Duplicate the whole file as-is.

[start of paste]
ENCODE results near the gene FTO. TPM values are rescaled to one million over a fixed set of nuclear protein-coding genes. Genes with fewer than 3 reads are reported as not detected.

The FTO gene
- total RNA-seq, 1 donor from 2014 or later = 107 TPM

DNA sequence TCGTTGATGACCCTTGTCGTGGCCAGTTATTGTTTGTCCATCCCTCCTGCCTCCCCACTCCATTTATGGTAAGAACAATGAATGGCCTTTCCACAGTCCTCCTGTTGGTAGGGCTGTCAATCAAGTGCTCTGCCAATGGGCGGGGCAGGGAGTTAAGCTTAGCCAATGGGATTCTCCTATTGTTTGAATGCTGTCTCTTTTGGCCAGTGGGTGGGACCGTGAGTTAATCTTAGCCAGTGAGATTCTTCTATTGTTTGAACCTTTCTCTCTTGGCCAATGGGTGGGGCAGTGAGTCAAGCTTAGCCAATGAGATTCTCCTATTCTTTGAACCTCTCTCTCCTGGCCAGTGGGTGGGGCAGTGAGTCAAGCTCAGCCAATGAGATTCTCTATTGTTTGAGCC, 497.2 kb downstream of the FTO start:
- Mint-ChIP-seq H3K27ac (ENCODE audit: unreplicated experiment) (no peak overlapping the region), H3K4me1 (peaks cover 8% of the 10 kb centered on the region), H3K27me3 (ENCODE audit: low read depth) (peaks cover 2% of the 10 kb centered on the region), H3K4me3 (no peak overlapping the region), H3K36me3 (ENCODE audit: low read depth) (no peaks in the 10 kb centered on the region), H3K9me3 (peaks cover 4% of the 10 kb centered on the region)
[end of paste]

ENCODE results near the gene FTO. TPM values are rescaled to one million over a fixed set of nuclear protein-coding genes. Genes with fewer than 3 reads are reported as not detected.

The FTO gene
- total RNA-seq, 1 donor from 2014 or later = 107 TPM

DNA sequence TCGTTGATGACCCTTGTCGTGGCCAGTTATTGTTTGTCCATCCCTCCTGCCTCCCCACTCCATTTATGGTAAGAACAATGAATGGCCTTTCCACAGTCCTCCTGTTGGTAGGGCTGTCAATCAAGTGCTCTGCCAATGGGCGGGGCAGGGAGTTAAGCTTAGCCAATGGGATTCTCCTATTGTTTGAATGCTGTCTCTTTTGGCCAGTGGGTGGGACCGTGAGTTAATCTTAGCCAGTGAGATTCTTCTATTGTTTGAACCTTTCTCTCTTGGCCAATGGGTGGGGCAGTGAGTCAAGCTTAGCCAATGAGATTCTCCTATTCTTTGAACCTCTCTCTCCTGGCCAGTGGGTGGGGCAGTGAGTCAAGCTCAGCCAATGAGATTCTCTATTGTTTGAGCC, 497.2 kb downstream of the FTO start:
- Mint-ChIP-seq H3K27ac (ENCODE audit: unreplicated experiment) (no peak overlapping the region), H3K4me1 (peaks cover 8% of the 10 kb centered on the region), H3K27me3 (ENCODE audit: low read depth) (peaks cover 2% of the 10 kb centered on the region), H3K4me3 (no peak overlapping the region), H3K36me3 (ENCODE audit: low read depth) (no peaks in the 10 kb centered on the region), H3K9me3 (peaks cover 4% of the 10 kb centered on the region)